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Risks slow probe of Waikele blast

  • Dennis Oda /

Nearly a week after an explosion in a hillside cave killed five men and injured another in Waikele, the families of some of the victims still have no idea what triggered the blast.

"We don’t know anything more about why this accident happened," said Debo­rah Dulatre, whose nephew Justin Kelii, 29, of Kaneohe was killed Friday morning. "We have no idea what happened. They haven’t told us anything."

The Honolulu Medical Examiner’s Office did not release the identities of any of the victims yesterday.

Sports broadcaster Jim Leahey, the older brother of victim Robert Leahey, 50, said positive identification "is going to take a while."

In his brother’s case the medical examiner has requested dental rec­ords, Leahey said.

Family and friends previously had identified the dead men as Kelii and Leahey; Bryan "Keola" Cabalce, 25, of Wahiawa; Kevin Freeman, 24, of Aiea; and Neil Sprankle, 24, of Aiea.

Investigators from various city, state and federal agencies returned to the former military bunker yesterday and cautiously re-entered the sealed cave, concerned about triggering another explosion, said Hono­lulu fire Capt. Terry Seelig.

"The hazards make it slower because safety is a concern," Seelig said. "They have to be cautious in how they operate."

Mourners set up memorials to the victims, but Seelig implored people not to cross into cordoned-off areas.

"We’re asking people to please be respectful of the investigation," Seelig said. "It’s best to stay out of the area. … The way that we have to proc­ess this does involve some risk to the responders. Of course, we’re moving cautiously, which makes us move perhaps a little slower than traditional fire investigations."

Realtor Peter Savio, who owns the complex of about 130 underground bunkers, said he believes the employees of Donaldson Enterprises Inc. were dismantling confiscated, illegal fireworks for disposal.

"They still have unexploded ordnance in the cave," Savio said. "I wouldn’t go in. If you’re walking on the powder, you could set it off."

Savio had no clues about what triggered the blast, saying, "It could have been anything. It could have been a cellphone, static electricity, friction. But it’s all speculation."

Donaldson Enterprises was one of Savio’s first tenants when the company took out a lease to store and dismantle confiscated fireworks about four years ago, Savio said.

"We checked them out, and we never had any problems with them," he said. "The cave was inspected by federal firearms people and by the city. They had a good reputation."

Since the explosion, Savio’s property manager has been talking to Donaldson Enterprises officials about moving their remaining fireworks into another cave.

"Even with this accident, we still anticipate they will stay on as a tenant, although in a different cave," Savio said. "This is a safe place to store these types of materials. You don’t want it stored near you. … They have no place left to go. They have to store the products they have.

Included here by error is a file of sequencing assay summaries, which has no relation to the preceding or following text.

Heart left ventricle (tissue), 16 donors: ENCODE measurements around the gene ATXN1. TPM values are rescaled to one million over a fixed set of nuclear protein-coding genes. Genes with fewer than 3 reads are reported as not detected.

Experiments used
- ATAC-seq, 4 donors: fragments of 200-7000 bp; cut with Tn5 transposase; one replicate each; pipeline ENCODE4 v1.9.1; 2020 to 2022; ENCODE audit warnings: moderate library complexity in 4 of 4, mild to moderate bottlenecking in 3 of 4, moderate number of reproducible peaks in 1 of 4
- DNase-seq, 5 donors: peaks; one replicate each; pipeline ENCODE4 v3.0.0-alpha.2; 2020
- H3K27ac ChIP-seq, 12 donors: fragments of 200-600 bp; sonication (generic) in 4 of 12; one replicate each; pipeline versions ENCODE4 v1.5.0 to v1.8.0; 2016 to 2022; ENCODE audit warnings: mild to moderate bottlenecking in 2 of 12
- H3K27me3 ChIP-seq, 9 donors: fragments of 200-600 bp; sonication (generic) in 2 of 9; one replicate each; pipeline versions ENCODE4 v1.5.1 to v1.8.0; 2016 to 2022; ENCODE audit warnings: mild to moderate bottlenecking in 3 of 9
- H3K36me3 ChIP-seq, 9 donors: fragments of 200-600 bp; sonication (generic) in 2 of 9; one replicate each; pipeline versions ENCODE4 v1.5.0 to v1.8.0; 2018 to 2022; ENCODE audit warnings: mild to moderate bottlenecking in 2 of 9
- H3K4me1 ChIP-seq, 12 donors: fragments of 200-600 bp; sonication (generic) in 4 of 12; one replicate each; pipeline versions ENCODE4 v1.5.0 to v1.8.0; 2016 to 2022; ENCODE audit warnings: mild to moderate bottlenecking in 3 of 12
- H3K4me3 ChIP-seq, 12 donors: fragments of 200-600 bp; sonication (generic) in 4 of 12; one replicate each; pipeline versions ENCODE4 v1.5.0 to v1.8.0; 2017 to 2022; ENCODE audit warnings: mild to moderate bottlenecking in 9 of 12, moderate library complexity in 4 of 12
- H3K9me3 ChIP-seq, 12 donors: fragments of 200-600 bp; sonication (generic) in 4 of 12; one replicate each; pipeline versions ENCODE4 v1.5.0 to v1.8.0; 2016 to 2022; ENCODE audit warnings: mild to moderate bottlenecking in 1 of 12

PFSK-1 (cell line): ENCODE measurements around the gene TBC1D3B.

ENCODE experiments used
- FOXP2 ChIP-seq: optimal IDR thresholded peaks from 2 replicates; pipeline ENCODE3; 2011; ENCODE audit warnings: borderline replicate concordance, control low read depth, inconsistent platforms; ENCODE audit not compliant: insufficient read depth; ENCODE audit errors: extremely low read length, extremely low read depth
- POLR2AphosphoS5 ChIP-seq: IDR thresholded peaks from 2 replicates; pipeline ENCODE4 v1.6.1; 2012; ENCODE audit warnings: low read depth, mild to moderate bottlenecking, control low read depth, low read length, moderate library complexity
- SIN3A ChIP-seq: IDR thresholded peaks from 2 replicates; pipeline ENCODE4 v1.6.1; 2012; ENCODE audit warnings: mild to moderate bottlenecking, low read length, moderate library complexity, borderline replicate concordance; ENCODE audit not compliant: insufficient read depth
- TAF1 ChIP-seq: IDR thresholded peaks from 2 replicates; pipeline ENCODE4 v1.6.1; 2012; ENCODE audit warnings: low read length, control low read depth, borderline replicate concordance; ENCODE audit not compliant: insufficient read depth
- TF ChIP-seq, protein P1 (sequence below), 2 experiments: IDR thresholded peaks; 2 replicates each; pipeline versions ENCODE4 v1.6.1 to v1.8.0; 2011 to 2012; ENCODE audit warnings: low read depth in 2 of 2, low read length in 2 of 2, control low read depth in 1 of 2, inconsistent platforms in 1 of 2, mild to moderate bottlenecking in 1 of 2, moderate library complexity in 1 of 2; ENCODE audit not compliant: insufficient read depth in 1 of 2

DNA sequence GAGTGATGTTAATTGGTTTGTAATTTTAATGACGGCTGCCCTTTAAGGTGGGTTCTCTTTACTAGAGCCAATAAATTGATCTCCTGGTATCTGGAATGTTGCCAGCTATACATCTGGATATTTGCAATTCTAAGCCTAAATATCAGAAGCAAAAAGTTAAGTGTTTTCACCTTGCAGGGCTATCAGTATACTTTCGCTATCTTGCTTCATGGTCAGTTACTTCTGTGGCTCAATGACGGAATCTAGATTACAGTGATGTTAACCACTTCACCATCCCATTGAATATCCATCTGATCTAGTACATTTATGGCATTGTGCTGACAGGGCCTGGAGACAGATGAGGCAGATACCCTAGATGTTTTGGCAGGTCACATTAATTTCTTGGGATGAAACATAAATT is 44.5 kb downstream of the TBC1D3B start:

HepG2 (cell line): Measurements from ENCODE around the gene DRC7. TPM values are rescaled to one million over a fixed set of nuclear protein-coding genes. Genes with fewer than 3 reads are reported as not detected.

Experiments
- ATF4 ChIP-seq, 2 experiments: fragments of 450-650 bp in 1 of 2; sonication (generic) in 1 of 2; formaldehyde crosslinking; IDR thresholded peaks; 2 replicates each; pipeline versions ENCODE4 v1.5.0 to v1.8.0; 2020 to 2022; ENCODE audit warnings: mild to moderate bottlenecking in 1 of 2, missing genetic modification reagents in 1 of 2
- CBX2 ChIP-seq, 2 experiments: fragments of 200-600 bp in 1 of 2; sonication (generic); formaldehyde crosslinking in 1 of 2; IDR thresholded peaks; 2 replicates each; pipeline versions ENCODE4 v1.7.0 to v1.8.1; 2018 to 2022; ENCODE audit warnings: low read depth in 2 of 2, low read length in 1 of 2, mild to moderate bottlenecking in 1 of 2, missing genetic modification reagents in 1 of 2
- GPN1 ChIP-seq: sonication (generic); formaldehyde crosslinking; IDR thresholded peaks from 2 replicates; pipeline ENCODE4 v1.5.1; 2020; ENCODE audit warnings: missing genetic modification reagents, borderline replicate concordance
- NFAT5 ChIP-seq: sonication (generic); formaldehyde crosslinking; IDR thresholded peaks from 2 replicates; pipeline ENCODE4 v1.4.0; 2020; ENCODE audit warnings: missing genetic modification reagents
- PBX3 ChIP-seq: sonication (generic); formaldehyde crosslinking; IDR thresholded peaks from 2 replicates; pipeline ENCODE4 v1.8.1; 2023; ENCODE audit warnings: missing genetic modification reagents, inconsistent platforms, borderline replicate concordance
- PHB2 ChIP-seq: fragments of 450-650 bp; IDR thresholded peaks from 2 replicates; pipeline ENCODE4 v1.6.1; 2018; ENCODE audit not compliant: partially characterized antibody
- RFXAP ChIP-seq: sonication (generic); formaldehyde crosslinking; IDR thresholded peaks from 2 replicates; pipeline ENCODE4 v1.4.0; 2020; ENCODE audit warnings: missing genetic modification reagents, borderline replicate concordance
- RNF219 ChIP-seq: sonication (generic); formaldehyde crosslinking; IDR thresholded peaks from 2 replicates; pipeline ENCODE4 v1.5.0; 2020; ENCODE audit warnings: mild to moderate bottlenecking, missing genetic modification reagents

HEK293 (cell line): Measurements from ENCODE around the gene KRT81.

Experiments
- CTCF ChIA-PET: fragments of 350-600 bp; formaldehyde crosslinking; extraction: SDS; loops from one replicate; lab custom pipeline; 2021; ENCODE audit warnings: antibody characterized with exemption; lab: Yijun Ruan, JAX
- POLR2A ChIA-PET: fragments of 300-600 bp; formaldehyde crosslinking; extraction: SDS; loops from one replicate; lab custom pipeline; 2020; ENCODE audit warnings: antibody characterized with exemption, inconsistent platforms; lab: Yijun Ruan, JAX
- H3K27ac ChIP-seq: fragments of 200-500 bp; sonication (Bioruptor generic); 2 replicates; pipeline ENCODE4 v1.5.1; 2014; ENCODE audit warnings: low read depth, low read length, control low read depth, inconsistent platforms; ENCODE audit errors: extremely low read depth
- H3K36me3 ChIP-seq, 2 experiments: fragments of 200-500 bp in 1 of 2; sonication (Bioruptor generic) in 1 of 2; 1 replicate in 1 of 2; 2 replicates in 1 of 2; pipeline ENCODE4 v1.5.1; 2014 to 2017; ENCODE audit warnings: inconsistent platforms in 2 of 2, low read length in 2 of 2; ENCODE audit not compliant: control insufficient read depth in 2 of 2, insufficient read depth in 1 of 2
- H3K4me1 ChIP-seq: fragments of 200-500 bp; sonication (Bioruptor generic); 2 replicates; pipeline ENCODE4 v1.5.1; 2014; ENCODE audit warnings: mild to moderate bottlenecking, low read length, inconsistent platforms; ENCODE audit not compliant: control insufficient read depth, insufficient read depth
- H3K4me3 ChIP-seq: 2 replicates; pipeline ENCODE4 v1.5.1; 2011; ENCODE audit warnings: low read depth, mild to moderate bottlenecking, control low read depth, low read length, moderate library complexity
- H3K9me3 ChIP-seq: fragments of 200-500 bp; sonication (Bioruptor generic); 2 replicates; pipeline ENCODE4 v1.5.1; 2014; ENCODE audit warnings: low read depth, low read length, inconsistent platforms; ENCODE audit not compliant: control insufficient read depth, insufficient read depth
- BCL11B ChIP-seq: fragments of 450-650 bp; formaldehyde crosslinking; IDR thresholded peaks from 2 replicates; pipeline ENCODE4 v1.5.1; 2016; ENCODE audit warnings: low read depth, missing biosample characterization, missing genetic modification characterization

"To a certain degree it’s a public service," Savio said.

Donaldson Enterprises officials have asked for permission to bless the cave and to bring families into the area for a ceremony, Savio said.

"It’s unfortunate," he said. "We’d like to think it didn’t have to happen. But if it did happen, this was the place to have it happen."

DONALDSON Enterprises sent flowers to Kelii’s home in Kaneohe near Castle High School, where he was raised by his grandparents and graduated from Castle in 2000, said his aunt, Dulatre.

And while the company has not spoken to the media, company official Mike Donaldson visited Kelii’s home Saturday and Monday night, she said.

Donaldson grew up in the same neighborhood with Kelii and some of the other victims, Dulatre said.

"He said how sorry he was and he knew the boys personally, and how sorry he was that this happened," Dulatre said. "He is taking it hard because of the friendship that he had from when they were younger boys."

For now, Kelii’s family is less concerned about the cause of the blast and more focused on "honoring Justin’s life and healing," she said. "Everybody’s in mourning."

"Wherever he went, Justin was people’s strength," Dulatre said. "We don’t know what we’re going to do without him."

No services have been scheduled for either Kelii or Leahey.

Ryoko Donaldson, the widow of the founder of Donaldson Enterprises, called Jim Leahey after the explosion and offered to send flowers, which he declined.

She offered no clues to the cause of the blast, and Leahey did not press her.

"She was very upset, very upset," Leahey said. "It’s going to take a while to figure out the reason why this happened."

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